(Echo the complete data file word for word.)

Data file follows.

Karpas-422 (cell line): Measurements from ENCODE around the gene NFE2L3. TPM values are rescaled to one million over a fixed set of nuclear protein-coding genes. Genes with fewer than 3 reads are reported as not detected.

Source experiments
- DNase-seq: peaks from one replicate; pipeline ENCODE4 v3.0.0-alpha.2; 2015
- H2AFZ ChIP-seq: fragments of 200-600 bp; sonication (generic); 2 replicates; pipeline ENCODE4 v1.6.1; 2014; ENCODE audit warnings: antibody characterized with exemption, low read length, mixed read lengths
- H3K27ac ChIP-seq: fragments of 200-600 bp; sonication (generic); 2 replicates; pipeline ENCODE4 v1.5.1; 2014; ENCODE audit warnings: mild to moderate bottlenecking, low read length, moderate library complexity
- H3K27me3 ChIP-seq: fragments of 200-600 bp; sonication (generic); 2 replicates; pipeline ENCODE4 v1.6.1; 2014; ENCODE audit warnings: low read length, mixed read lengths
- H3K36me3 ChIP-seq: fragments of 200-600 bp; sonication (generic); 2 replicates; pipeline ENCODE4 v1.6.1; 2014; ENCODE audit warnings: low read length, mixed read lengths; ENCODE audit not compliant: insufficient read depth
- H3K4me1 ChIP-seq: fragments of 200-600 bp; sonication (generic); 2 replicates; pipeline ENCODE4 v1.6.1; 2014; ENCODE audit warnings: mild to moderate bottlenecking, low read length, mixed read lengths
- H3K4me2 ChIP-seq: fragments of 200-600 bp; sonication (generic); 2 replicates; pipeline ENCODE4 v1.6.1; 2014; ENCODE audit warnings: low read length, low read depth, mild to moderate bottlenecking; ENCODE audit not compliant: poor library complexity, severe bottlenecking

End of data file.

Karpas-422 (cell line): Measurements from ENCODE around the gene NFE2L3. TPM values are rescaled to one million over a fixed set of nuclear protein-coding genes. Genes with fewer than 3 reads are reported as not detected.

Source experiments
- DNase-seq: peaks from one replicate; pipeline ENCODE4 v3.0.0-alpha.2; 2015
- H2AFZ ChIP-seq: fragments of 200-600 bp; sonication (generic); 2 replicates; pipeline ENCODE4 v1.6.1; 2014; ENCODE audit warnings: antibody characterized with exemption, low read length, mixed read lengths
- H3K27ac ChIP-seq: fragments of 200-600 bp; sonication (generic); 2 replicates; pipeline ENCODE4 v1.5.1; 2014; ENCODE audit warnings: mild to moderate bottlenecking, low read length, moderate library complexity
- H3K27me3 ChIP-seq: fragments of 200-600 bp; sonication (generic); 2 replicates; pipeline ENCODE4 v1.6.1; 2014; ENCODE audit warnings: low read length, mixed read lengths
- H3K36me3 ChIP-seq: fragments of 200-600 bp; sonication (generic); 2 replicates; pipeline ENCODE4 v1.6.1; 2014; ENCODE audit warnings: low read length, mixed read lengths; ENCODE audit not compliant: insufficient read depth
- H3K4me1 ChIP-seq: fragments of 200-600 bp; sonication (generic); 2 replicates; pipeline ENCODE4 v1.6.1; 2014; ENCODE audit warnings: mild to moderate bottlenecking, low read length, mixed read lengths
- H3K4me2 ChIP-seq: fragments of 200-600 bp; sonication (generic); 2 replicates; pipeline ENCODE4 v1.6.1; 2014; ENCODE audit warnings: low read length, low read depth, mild to moderate bottlenecking; ENCODE audit not compliant: poor library complexity, severe bottlenecking